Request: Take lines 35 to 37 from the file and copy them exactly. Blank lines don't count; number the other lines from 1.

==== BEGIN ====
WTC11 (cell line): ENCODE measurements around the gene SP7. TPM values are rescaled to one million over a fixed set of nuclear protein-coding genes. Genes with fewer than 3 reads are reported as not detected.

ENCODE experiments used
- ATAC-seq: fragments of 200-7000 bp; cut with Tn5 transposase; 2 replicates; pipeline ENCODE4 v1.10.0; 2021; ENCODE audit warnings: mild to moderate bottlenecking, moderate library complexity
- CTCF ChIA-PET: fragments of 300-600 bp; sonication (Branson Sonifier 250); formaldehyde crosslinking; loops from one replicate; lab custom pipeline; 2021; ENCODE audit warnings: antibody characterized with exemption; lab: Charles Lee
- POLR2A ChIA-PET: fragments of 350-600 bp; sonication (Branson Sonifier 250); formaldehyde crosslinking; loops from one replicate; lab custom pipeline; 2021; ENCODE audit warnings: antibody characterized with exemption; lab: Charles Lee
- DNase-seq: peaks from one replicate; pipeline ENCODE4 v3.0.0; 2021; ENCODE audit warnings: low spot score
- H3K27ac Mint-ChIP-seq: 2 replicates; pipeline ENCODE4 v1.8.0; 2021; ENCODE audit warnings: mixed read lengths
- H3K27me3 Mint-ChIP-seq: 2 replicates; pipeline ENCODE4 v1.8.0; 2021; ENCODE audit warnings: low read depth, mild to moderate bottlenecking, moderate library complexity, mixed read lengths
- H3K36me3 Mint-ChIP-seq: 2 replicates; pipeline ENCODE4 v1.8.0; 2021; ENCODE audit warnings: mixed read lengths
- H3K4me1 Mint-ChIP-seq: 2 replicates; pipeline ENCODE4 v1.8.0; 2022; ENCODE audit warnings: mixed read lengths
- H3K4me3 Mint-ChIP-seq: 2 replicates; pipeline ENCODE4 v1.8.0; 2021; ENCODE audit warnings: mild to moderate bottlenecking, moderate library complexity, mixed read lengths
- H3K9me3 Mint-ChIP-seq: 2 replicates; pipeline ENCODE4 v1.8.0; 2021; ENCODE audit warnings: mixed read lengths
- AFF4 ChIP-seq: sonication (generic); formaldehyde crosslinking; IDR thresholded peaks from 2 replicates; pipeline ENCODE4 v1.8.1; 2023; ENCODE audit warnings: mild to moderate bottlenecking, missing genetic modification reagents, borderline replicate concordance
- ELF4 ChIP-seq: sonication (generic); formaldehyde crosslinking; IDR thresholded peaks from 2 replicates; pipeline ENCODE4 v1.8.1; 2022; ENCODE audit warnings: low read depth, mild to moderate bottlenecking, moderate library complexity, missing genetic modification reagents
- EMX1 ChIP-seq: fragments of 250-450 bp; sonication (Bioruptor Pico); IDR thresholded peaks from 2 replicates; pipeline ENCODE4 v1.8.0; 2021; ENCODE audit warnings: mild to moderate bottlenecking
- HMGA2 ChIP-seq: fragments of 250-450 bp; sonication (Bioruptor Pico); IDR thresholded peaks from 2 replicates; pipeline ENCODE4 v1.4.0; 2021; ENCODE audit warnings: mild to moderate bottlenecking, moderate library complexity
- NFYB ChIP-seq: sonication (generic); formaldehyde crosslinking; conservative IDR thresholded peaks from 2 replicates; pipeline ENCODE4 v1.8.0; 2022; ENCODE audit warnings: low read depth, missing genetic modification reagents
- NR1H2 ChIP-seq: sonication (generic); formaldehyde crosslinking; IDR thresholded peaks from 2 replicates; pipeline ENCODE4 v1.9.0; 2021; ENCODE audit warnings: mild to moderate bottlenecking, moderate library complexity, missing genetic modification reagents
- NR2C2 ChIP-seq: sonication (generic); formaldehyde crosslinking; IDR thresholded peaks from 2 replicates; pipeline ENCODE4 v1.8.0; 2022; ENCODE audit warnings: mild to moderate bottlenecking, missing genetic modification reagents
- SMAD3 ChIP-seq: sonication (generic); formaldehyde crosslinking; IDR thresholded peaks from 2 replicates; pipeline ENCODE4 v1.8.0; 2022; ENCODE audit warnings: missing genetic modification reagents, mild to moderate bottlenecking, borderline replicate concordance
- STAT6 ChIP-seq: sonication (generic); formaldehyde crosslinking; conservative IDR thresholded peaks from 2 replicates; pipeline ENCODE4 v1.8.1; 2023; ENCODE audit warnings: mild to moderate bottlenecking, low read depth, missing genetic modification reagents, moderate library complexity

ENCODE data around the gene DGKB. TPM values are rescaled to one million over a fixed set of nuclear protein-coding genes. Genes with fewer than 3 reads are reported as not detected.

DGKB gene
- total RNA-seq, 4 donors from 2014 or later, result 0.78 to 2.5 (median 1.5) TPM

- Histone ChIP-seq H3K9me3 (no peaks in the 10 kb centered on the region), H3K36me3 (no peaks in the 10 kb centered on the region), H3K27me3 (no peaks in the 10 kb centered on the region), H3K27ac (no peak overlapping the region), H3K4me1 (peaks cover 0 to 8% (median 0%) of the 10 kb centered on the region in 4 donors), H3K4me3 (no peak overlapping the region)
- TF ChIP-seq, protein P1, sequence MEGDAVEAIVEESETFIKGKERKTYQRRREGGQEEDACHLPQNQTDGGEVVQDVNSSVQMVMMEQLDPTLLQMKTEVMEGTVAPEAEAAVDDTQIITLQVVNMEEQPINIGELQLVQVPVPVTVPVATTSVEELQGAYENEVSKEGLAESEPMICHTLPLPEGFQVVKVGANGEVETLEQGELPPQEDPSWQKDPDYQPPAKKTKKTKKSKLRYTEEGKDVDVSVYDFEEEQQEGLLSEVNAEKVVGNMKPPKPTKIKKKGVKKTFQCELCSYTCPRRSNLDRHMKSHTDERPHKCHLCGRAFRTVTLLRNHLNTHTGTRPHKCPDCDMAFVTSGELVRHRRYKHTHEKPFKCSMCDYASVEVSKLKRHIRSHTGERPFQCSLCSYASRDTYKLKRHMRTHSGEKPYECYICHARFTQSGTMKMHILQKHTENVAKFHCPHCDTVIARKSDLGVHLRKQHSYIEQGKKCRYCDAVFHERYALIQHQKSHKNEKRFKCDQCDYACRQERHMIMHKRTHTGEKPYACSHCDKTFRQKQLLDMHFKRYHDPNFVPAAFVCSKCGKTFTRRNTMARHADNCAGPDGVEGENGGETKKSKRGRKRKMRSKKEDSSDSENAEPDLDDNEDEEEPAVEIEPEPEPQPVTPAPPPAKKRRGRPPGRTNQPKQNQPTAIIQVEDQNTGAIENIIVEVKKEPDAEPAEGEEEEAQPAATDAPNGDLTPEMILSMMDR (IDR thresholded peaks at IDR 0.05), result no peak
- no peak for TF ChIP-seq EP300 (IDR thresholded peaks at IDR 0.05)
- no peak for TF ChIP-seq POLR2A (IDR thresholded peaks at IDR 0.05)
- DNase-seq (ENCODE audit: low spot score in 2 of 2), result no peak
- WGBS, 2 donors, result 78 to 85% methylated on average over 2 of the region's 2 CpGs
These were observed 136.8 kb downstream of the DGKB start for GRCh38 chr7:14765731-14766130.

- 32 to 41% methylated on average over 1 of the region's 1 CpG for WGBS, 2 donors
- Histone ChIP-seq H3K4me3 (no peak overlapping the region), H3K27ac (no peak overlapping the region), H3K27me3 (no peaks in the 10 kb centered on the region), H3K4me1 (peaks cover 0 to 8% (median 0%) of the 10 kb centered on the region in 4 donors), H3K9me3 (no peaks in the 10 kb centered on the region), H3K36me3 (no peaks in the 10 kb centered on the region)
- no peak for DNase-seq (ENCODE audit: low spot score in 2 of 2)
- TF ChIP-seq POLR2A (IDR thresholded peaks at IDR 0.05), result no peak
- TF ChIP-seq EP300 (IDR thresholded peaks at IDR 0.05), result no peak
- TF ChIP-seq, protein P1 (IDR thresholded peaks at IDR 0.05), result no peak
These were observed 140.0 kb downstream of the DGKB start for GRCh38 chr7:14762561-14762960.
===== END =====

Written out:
- TF ChIP-seq POLR2A (IDR thresholded peaks at IDR 0.05), result no peak
- TF ChIP-seq EP300 (IDR thresholded peaks at IDR 0.05), result no peak
- TF ChIP-seq, protein P1 (IDR thresholded peaks at IDR 0.05), result no peak